Preventing Vision Loss In Older Adults

By Denise S. Pott, LCSW,
Assistance Home Care

Vision loss is a common manifestation of aging. According to the American Association for the Blind, more than 6.5 million Americans over 65 have a severe visual impairment. The three most common causes of major vision loss among seniors are: Macular degeneration, Glaucoma and Cataracts.

These ailments have been called “silent stealers of sight” because they progress so gradually that they are frequently unnoticed until vision loss has become severe. As with many medical conditions, early detection can be key to effective treatment. By being aware of the signs of these disorders, and having frequent eye exams, you can spot these problems before they become too severe.

Macular Degeneration: Age-related Macular Degeneration (AMD) is a progressive eye condition that damages the macula, the part of the retina responsible for central vision. By way of example, Imagine wearing glasses with the central part of each lens blacked out. Because AMD affects central vision, which is needed for seeing objects clearly and for common daily tasks such as reading and driving, it can severely impair a persons functioning. AMD is the leading cause of blindness in the United States for people over 65. The exact cause of AMD is not known, however some people are known to be at greater risk.

There are risk factors you cannot control, including:
Age: The greatest risk factor for AMD is age. By the age of 75 an individual has a 30% risk of developing macular degeneration.
Family History: The risk of AMD is three times higher if an immediate family member has the condition.
Skin and eye color: People with light colored skin and eyes are more likely to develop AMD.
Gender: Women get AMD more often than men. The good news is that there are risk factors you can control. They include: Smoking: Smokers are three to four times more likely to develop AMD compared to nonsmokers. Nutrition: A diet that does not contain enough of certain antioxidants, vitamins, and minerals such as vitamins A, C, E, lutein and zinc may be a risk factor. These nutrients can be found in some fruits, nuts, and dark leafy greens. Obesity: Overweight patients with AMD are more than twice as likely to develop advanced forms of the disease compared with people of normal body weight.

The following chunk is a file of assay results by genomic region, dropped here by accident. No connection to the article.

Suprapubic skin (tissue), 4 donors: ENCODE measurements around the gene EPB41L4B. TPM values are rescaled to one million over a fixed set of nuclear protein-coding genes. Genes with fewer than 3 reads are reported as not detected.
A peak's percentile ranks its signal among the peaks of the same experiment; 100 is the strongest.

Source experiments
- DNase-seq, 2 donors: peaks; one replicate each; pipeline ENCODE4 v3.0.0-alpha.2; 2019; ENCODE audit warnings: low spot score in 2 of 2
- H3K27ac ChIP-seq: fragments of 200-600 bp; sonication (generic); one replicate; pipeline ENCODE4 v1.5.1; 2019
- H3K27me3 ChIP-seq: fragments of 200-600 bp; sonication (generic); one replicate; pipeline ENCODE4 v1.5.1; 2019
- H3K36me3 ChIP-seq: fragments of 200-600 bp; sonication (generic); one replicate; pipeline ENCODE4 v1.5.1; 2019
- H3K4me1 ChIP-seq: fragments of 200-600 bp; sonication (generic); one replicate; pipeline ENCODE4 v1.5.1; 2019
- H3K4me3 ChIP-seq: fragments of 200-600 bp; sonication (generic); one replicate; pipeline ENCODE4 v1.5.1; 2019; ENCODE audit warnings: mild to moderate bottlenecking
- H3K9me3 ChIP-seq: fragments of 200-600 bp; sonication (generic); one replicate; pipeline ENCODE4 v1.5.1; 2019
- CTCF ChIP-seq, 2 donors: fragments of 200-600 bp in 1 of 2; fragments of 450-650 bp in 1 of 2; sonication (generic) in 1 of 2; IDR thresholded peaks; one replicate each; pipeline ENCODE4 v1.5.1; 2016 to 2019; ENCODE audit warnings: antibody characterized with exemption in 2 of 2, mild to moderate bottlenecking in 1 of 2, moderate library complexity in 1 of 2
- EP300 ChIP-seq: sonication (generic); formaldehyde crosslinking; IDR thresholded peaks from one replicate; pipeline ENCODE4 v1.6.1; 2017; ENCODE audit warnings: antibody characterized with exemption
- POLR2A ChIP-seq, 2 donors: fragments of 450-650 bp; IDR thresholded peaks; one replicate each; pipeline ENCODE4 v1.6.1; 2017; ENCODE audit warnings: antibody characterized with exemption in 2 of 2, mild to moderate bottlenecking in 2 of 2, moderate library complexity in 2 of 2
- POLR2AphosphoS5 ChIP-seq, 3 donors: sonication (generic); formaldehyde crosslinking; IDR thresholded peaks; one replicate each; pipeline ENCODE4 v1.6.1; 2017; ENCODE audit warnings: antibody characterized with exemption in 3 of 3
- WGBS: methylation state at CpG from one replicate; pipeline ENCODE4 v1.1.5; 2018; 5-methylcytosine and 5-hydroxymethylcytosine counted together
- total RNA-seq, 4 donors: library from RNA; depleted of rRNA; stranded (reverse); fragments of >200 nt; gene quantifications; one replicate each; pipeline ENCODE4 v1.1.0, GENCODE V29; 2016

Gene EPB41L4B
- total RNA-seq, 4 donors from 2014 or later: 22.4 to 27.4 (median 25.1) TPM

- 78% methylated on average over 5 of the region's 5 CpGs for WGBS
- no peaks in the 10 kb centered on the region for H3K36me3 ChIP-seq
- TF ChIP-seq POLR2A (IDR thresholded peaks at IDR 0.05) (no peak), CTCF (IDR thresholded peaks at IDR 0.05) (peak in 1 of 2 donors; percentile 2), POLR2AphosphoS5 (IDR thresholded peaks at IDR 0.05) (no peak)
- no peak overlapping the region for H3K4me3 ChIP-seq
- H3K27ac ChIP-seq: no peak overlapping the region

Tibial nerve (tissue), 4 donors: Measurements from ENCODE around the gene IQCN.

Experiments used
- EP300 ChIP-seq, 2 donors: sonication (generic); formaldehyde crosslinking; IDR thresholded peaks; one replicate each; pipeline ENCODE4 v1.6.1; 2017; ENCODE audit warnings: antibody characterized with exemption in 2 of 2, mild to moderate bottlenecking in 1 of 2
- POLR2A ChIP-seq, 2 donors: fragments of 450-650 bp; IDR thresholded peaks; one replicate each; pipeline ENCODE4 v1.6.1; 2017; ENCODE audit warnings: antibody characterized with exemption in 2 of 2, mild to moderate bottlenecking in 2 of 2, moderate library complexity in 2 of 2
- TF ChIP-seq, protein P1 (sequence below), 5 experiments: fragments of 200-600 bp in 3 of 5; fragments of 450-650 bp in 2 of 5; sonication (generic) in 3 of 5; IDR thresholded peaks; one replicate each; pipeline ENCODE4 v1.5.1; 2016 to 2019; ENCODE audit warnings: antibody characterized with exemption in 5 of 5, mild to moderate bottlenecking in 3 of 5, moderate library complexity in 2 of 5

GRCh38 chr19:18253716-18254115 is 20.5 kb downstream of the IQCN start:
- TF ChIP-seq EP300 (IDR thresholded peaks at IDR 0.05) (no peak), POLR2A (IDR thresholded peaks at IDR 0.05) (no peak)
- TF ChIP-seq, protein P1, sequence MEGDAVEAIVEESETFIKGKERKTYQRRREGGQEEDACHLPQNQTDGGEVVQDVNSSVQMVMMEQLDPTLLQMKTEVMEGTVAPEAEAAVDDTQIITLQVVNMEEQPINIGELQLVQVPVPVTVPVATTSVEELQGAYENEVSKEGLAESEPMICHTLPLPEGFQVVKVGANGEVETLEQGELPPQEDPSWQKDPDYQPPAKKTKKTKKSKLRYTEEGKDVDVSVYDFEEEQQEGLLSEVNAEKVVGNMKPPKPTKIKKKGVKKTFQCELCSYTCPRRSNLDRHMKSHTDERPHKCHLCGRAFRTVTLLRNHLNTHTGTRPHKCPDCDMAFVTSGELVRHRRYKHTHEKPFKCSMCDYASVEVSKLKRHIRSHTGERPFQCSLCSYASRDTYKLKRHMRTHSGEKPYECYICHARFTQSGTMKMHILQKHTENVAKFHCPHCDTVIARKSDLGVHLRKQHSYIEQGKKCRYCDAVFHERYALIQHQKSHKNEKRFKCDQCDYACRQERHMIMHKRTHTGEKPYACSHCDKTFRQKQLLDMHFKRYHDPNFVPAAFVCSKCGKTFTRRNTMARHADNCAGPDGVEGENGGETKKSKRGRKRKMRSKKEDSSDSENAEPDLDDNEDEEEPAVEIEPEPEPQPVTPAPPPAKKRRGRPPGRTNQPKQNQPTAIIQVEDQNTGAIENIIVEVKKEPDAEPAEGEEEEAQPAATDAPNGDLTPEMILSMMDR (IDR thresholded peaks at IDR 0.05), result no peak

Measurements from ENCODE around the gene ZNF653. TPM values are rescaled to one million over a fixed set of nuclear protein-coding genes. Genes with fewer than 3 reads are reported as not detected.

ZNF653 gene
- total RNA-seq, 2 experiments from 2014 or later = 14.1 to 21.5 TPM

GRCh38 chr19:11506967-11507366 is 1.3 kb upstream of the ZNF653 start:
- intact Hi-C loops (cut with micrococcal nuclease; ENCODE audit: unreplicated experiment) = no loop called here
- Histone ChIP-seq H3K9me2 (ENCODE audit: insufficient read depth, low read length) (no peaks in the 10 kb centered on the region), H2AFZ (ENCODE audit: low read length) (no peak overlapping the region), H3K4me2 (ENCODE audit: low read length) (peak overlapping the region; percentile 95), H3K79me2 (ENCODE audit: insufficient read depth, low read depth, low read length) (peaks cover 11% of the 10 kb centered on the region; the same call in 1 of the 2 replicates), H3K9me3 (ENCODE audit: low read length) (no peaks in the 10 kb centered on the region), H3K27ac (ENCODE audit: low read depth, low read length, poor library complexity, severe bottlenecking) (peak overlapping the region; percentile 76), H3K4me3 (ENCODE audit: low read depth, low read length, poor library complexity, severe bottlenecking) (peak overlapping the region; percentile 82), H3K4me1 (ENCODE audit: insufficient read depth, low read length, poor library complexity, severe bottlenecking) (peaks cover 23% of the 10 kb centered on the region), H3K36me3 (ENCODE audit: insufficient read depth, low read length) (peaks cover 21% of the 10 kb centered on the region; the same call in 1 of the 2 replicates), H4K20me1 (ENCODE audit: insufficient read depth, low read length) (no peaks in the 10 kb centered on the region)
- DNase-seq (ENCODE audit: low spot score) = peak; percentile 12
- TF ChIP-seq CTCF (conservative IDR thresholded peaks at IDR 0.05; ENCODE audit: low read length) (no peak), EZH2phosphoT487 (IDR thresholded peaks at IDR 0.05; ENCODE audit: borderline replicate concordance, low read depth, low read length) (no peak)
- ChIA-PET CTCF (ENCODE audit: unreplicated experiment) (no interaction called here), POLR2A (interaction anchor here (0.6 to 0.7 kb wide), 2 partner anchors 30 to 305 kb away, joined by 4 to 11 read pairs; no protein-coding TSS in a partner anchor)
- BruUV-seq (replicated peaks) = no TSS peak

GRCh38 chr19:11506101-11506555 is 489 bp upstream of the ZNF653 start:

High Blood Pressure and High Cholesterol: Have been linked to the development of advanced AMD. Excessive Exposure to Sunlight: Research has shown that excessive ultraviolet light may increase the risk for developing AMD. Remember to wear sunglasses to block UV and blue light when outdoors!

Glaucoma: Most people who have glaucoma feel fine and do not notice a change in their vision at first because the initial loss of vision is of side or peripheral vision, and the visual acuity or sharpness of vision is maintained until late in the disease. Once vision is lost, it generally cannot be restored. Loss of peripheral vision may mean that you must turn your head from side to side to see a normal field of vision, and can make driving extremely difficult and even dangerous. Glaucoma affects over four million Americans, many of whom do not know they have the disease.

You are at increased risk for glaucoma if your parents or siblings have the disease, if you are African American or Latino, and possibly if you are diabetic or have cardiovascular disease. The risk of glaucoma also increases with age.

Currently, regular eye exams are the best form of prevention against significant glaucoma damage.

Cataracts: Cataracts are by far the most common eye ailment in older adults. By age 80, fifty percent of the population have a cataract or have had cataract surgery. A cataract is a clouding of the lens of the eye with a buildup of protein. Symptoms include blurred vision, diminished color perception, and glare. Although most cataract symptoms are mild, if left untreated they can lead to near total blindness. Fortunately, cataracts can be treated with a simple and quick surgical procedure that can restore vision.

Remember, frequent check-ups and being aware of symptoms are the key to early detection that can save your sight. If you already have impaired vision from one of these conditions, ask your ophthalmologist for a referral to the Low Vision Clinic at the St. Louis Society for the Blind and Visually Impaired. You can try out and purchase a variety of devices that may help you to function more normally with decreased vision. Visit their web site at www.slsbvi.org.

If you or someone you know is being impacted by vision problems Assistance Home Care can provide in-home caregivers to help you remain active and in your own home. For more information, give us a call or visit our web site at www.assistanceathome.com. St. Charles 636-724-4357; Webster Groves 314-631-1989; Ellisville 636-200-2909.